Here’s the drawing my older son made. I’d guess this took about 15 to 20 minutes to make:
Here’s my younger son’s work. He probably took an extra 15 minutes and was working very carefully. I was really impressed at the detail in his drawing.
Both of Hamkins’s posts are great to use with kids. I think the second one is a little easier, but either way, the posts make for a terrific Sunday morning project.
My younger son is working through a bit more of Art of Problem Solving’s Introduction to Geometry book this summer. Yesterday he came across a problem that have him a lot of trouble.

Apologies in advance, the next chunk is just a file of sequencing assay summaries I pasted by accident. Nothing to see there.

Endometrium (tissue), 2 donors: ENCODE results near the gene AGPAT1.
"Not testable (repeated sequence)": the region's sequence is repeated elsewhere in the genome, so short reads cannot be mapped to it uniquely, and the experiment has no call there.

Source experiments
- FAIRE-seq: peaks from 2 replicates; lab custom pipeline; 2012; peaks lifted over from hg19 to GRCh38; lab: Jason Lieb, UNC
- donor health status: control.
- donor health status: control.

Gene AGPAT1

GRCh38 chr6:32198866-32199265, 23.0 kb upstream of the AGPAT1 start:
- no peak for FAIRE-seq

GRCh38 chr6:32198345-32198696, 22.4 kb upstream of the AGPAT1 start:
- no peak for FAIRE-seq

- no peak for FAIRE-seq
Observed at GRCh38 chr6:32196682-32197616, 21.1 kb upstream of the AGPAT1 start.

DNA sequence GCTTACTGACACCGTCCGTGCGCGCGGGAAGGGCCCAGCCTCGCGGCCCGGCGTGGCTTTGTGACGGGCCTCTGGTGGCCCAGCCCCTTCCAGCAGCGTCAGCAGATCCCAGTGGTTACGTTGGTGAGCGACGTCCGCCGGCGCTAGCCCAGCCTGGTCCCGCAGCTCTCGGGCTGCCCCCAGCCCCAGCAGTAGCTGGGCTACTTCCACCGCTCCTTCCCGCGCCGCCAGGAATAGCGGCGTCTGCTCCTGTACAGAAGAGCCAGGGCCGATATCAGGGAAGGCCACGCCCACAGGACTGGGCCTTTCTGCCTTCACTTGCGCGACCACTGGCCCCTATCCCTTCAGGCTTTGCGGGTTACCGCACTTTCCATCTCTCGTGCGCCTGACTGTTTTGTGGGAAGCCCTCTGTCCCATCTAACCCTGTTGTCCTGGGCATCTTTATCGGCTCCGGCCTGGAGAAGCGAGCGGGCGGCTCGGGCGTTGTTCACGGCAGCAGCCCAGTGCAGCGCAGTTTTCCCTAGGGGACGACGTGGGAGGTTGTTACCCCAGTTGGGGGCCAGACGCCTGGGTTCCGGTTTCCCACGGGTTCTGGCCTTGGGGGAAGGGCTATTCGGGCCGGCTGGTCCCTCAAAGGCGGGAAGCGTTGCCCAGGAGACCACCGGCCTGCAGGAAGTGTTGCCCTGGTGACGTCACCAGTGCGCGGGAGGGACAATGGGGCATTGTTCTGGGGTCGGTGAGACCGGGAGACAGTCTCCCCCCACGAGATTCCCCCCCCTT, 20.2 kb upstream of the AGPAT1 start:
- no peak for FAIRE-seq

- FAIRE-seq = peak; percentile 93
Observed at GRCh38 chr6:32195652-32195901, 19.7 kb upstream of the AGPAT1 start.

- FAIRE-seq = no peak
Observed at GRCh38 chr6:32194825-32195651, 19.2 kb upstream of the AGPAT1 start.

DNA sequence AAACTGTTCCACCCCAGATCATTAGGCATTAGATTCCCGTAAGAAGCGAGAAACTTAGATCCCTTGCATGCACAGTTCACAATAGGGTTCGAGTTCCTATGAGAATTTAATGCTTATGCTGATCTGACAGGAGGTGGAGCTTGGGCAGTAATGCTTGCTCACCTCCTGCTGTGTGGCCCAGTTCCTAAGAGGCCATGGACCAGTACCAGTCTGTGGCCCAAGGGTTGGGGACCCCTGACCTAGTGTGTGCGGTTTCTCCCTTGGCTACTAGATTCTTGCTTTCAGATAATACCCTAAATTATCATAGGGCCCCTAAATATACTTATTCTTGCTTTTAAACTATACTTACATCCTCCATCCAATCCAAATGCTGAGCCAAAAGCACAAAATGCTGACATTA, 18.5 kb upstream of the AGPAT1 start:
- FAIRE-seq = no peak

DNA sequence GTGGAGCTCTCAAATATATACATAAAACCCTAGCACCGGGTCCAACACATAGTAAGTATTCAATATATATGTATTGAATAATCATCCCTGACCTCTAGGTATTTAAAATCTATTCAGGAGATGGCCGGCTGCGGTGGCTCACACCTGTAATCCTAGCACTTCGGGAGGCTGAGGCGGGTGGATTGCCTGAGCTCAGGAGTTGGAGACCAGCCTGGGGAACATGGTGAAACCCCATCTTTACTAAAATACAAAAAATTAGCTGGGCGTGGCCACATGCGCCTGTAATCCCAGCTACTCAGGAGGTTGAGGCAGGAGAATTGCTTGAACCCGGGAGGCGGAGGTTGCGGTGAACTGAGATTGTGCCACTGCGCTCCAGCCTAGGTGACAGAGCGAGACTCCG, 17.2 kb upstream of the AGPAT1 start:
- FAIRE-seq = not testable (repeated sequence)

The problem asks you to prove that the sum of the squares of the lengths of the diagonals of a parallelogram is equal to the sum of the squares of the lengths of the sides.
Yesterday he worked through the solution in the book – today I wanted to talk through the problem with him. We started by introducing the problem and having my son talk through a few of the ideas that gave him trouble:
Next he talked through the first part of the solution that he learned from the book. We talked through a few steps of the algebra, but there were still a few things that weren’t clear to him.
Now we dove into some of the algebraic ideas that he was struggling with. One main point for him here, I think, was labeling the important unknowns in the problem.
For the last part, I wrote and he talked. I did this because I wanted him to be able to refer to some of our prior work. The nice thing here was that he was able to recognize the main algebraic connection that allowed him to finish the proof.